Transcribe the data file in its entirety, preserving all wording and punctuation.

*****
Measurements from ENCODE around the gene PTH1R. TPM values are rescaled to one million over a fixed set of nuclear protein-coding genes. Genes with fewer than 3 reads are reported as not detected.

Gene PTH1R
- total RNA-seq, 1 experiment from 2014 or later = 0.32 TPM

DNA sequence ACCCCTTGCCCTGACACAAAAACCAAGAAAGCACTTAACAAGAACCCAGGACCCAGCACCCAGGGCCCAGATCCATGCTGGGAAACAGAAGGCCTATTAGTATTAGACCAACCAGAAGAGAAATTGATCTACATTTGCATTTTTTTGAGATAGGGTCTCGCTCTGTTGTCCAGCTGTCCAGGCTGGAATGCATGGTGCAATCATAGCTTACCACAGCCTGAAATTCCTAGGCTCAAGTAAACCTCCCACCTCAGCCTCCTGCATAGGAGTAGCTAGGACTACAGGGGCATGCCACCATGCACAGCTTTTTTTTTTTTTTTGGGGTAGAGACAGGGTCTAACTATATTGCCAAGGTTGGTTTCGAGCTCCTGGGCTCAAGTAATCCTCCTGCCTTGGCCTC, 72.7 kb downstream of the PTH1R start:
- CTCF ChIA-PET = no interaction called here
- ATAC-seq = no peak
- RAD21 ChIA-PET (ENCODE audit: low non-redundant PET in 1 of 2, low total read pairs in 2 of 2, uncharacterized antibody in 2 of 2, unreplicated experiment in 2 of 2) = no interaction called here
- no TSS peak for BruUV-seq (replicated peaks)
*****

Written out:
Measurements from ENCODE around the gene PTH1R. TPM values are rescaled to one million over a fixed set of nuclear protein-coding genes. Genes with fewer than 3 reads are reported as not detected.

Gene PTH1R
- total RNA-seq, 1 experiment from 2014 or later = 0.32 TPM

DNA sequence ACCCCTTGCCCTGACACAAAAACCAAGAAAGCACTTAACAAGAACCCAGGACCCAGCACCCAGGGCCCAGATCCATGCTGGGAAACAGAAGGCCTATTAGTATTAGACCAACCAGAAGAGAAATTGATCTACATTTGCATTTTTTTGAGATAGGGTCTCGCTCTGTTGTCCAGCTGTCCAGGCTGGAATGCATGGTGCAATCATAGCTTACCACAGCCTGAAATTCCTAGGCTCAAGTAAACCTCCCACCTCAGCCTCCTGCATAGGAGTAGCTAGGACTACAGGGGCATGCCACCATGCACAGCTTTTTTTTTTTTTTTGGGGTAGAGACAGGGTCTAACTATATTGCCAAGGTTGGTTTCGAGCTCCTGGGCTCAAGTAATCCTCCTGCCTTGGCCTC, 72.7 kb downstream of the PTH1R start:
- CTCF ChIA-PET = no interaction called here
- ATAC-seq = no peak
- RAD21 ChIA-PET (ENCODE audit: low non-redundant PET in 1 of 2, low total read pairs in 2 of 2, uncharacterized antibody in 2 of 2, unreplicated experiment in 2 of 2) = no interaction called here
- no TSS peak for BruUV-seq (replicated peaks)